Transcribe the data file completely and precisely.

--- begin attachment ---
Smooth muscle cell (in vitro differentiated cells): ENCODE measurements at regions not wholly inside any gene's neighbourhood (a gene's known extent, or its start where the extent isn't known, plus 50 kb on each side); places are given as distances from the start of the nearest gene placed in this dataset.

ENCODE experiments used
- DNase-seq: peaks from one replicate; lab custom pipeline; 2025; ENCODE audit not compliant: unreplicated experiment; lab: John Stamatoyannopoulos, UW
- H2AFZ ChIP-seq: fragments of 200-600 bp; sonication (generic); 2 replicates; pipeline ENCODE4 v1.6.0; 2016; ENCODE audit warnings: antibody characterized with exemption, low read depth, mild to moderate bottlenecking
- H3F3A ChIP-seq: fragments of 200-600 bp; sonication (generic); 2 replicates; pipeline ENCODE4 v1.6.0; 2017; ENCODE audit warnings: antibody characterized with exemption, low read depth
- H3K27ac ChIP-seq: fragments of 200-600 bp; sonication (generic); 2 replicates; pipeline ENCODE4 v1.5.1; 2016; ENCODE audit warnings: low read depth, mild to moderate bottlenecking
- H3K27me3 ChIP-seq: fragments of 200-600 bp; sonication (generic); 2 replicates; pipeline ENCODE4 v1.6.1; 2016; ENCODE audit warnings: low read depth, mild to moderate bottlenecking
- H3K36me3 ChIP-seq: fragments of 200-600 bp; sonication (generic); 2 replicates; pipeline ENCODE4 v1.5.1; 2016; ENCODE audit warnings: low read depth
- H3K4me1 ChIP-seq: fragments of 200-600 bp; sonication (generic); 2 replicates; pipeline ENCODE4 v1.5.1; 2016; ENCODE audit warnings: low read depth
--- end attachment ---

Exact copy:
Smooth muscle cell (in vitro differentiated cells): ENCODE measurements at regions not wholly inside any gene's neighbourhood (a gene's known extent, or its start where the extent isn't known, plus 50 kb on each side); places are given as distances from the start of the nearest gene placed in this dataset.

ENCODE experiments used
- DNase-seq: peaks from one replicate; lab custom pipeline; 2025; ENCODE audit not compliant: unreplicated experiment; lab: John Stamatoyannopoulos, UW
- H2AFZ ChIP-seq: fragments of 200-600 bp; sonication (generic); 2 replicates; pipeline ENCODE4 v1.6.0; 2016; ENCODE audit warnings: antibody characterized with exemption, low read depth, mild to moderate bottlenecking
- H3F3A ChIP-seq: fragments of 200-600 bp; sonication (generic); 2 replicates; pipeline ENCODE4 v1.6.0; 2017; ENCODE audit warnings: antibody characterized with exemption, low read depth
- H3K27ac ChIP-seq: fragments of 200-600 bp; sonication (generic); 2 replicates; pipeline ENCODE4 v1.5.1; 2016; ENCODE audit warnings: low read depth, mild to moderate bottlenecking
- H3K27me3 ChIP-seq: fragments of 200-600 bp; sonication (generic); 2 replicates; pipeline ENCODE4 v1.6.1; 2016; ENCODE audit warnings: low read depth, mild to moderate bottlenecking
- H3K36me3 ChIP-seq: fragments of 200-600 bp; sonication (generic); 2 replicates; pipeline ENCODE4 v1.5.1; 2016; ENCODE audit warnings: low read depth
- H3K4me1 ChIP-seq: fragments of 200-600 bp; sonication (generic); 2 replicates; pipeline ENCODE4 v1.5.1; 2016; ENCODE audit warnings: low read depth